Members of pastoralists photo
As members of the “customary institutions” that have governed every aspect of pastoralists’ lives and livelihoods for centuries, elders have long been responsible for the proper management of the natural resources on which pastoralists' way of life depends. But they are no longer the only voice in these matters and the problems they face, from invasive species to population growth to the fencing off land for private use require that they work in concert with other actors to achieve results. To this end, USAID facilitates monthly meetings that bring together all stakeholders in the rangelands—community elders, government, NGOs, and others—to ensure that everyone with a voice in the matter of rangeland management understands the issues and one another’s positions on them.

Learning Lessons from Resilience and Peacebuilding Programs in the Horn of Africa

By Christine Chumbler

“Climate change does not drive conflict in a vacuum but contributes to conflict in already fragile contexts and in combination with a number of other critical factors.” This is one of five themes to emerge from a literature review as reported in a new study, which critically assesses how peacebuilding programming can also produce adaptation benefits (and vice versa). This report, “Pathways to Peace: Addressing Conflict and Strengthening Stability in a Changing Climate,” draws on the evaluations of three USAID programs in the Horn of Africa, as well as other programs worldwide, that included peacebuilding and climate change adaptation components to synthesize lessons learned, develop and test a theory of change, and offer recommendations integrating programmatic approaches that consider and address compound climate-fragility risks.

Another theme from the review is that existing governance structures greatly influence the ways in which the compound climate-conflict risks manifest. Therefore, it is especially important to understand the role of governance in planning and regulating development, ensuring access to land, providing infrastructure support to mitigate risks from sudden-onset disasters, and promoting livelihood diversification.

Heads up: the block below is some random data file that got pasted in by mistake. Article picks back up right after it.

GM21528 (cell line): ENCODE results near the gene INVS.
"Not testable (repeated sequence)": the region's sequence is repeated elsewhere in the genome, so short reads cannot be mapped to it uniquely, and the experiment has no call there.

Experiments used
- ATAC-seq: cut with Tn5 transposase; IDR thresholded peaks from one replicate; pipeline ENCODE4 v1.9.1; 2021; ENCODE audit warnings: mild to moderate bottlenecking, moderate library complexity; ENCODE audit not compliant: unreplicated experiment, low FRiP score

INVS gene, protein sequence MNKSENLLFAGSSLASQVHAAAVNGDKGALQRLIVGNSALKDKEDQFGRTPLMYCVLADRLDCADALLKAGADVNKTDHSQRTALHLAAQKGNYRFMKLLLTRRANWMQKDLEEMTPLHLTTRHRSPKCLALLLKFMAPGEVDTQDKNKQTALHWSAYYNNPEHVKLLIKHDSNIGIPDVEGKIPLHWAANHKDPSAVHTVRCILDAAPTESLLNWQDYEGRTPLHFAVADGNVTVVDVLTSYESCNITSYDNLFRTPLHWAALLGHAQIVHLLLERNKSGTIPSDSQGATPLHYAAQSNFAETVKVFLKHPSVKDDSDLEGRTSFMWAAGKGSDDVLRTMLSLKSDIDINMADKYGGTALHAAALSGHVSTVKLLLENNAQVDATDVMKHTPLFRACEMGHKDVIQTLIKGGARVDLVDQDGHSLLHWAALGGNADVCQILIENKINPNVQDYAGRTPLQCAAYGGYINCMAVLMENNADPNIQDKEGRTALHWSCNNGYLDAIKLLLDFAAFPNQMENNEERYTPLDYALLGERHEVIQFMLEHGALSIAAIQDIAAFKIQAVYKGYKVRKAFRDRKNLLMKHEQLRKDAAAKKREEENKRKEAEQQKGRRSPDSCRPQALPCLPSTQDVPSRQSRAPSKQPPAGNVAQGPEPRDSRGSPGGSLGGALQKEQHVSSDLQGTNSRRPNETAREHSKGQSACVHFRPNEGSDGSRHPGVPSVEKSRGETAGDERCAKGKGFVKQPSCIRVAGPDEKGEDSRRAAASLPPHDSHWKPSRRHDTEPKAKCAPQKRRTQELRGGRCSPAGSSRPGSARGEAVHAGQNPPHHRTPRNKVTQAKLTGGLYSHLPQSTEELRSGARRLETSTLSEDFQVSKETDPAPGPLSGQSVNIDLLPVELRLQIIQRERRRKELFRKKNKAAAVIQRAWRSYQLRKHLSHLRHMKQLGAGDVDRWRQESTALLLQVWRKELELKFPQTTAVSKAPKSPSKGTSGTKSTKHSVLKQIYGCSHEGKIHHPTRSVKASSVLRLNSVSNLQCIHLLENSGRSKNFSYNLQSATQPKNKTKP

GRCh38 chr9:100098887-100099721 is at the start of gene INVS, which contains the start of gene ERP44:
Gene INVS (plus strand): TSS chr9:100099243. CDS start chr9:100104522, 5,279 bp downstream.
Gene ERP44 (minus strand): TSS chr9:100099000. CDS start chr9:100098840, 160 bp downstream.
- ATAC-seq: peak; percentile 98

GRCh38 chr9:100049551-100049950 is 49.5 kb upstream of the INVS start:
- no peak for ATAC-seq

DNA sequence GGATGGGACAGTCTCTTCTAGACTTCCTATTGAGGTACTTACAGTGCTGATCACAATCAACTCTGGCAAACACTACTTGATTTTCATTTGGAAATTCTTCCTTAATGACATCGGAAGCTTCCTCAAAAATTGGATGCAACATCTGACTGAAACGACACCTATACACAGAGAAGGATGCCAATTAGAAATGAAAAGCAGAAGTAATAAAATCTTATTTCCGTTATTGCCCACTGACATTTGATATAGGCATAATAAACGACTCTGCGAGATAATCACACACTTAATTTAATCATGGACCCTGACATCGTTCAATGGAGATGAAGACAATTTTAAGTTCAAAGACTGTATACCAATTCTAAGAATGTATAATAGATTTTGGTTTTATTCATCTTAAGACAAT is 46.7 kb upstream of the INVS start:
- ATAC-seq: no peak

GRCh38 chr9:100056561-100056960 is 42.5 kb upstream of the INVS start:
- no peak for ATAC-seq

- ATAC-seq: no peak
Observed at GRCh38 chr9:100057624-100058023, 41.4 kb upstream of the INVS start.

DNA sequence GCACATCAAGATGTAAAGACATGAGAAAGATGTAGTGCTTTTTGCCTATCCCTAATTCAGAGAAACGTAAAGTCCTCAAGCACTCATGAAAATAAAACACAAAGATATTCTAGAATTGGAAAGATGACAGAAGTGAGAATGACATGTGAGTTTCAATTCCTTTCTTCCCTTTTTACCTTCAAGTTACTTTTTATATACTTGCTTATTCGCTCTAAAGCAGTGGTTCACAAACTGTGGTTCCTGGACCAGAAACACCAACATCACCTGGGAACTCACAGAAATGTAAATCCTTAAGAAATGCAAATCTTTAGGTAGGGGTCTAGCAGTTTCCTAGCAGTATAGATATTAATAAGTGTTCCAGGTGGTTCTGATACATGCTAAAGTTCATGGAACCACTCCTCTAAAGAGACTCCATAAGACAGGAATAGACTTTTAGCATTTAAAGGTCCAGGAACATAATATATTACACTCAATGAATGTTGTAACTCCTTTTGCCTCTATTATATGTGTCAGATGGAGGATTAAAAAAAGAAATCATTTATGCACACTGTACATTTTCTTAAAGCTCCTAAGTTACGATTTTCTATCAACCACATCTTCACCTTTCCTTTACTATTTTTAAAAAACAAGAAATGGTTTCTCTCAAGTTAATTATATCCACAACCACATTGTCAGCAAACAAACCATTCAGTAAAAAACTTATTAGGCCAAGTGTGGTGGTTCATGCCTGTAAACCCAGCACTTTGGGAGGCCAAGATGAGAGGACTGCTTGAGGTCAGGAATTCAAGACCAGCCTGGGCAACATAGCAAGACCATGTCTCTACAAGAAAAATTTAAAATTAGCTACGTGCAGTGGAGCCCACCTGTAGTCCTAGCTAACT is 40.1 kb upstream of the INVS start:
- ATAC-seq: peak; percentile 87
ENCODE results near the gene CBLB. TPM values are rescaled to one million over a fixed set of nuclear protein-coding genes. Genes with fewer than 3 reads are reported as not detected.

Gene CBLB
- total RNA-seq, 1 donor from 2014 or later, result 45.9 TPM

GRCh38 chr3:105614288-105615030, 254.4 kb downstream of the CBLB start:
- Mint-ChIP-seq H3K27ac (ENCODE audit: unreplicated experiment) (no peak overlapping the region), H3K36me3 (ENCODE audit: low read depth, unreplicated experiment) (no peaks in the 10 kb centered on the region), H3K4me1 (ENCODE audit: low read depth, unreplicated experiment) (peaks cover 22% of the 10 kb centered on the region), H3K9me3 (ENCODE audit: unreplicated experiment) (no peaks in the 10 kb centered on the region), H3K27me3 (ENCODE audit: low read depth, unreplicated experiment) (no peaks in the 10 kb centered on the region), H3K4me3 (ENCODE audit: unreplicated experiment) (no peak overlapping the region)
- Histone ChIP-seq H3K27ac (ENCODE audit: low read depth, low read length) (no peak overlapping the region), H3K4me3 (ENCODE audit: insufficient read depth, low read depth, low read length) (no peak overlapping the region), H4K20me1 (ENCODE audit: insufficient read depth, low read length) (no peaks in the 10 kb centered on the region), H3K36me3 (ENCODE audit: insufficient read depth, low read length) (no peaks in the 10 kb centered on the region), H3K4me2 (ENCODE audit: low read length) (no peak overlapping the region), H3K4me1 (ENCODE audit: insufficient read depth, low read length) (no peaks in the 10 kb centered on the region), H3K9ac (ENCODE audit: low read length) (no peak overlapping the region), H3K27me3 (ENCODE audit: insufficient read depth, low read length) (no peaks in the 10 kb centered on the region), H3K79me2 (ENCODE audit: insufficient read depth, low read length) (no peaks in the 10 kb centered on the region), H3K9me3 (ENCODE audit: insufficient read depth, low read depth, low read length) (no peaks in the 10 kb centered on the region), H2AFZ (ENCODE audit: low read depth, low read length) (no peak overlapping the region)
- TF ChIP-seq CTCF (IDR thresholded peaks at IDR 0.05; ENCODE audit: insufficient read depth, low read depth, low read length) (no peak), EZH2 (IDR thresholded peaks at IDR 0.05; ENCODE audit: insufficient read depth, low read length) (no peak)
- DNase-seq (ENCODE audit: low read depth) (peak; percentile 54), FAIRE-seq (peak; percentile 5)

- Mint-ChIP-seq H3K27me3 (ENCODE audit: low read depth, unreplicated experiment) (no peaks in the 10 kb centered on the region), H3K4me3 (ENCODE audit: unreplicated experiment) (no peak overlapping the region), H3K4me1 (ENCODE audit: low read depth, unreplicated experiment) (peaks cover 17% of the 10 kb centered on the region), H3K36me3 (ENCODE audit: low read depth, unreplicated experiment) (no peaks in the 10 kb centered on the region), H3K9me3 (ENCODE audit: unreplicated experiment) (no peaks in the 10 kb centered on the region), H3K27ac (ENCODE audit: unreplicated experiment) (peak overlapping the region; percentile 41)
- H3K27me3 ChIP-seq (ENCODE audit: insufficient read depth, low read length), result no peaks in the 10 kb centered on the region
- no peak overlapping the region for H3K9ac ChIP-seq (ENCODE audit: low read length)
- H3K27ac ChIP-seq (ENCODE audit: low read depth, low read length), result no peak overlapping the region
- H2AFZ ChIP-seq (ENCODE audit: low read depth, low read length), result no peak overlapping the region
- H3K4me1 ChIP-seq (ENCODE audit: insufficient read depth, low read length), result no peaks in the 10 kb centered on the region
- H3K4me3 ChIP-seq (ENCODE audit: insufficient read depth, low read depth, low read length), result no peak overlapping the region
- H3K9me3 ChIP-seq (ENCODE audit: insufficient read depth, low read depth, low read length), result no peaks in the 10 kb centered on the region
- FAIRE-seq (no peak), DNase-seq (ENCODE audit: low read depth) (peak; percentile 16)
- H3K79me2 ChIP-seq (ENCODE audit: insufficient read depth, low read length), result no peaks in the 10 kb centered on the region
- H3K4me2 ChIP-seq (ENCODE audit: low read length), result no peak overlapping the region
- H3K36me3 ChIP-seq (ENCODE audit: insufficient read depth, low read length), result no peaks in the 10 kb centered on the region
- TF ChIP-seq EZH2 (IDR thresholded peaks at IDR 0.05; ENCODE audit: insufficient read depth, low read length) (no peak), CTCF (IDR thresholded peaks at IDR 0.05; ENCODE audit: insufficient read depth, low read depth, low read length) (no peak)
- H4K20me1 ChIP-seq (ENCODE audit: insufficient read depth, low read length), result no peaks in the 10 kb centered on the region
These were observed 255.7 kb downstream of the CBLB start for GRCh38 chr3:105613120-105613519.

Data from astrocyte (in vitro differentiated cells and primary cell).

Also, the inability to address climate change risks can erode the social contract in fragile contexts. As the risks faced by citizens get more complex, the pressure on governments increases and fault lines in weak governance and social bonds become more apparent. Adaptation or resilience-building interventions that include processes to build the social contract and strengthen social cohesion between groups while sustaining bonding within affected groups, and that work across sectors, have the most impact on peacebuilding. Finally, the literature shows gaps in knowledge remain and thus present new research opportunities to improve understanding of, and programming for, compound development challenges.

The findings from the projects in the Horn of Africa and others illustrate some common mechanisms through which drivers of conflict interacted with climate, including: 

  • Reduced livelihood security;
  • Escalation of tensions due to competition over scarce resources;
  • Reinforced patterns of marginalization and exclusion;
  • Increased migratory movements; and
  • Fueling of terrorism and armed groups. 

The report suggests that those working to remove these drivers of conflict could apply the following theory of change, which is taken from the section titled “Lessons and Trends in Peacebuilding Activities in the Horn of Africa:” 

IF sustainable livelihoods are the foundation of human security and needed for successfully coping with and recovering from stresses and shocks,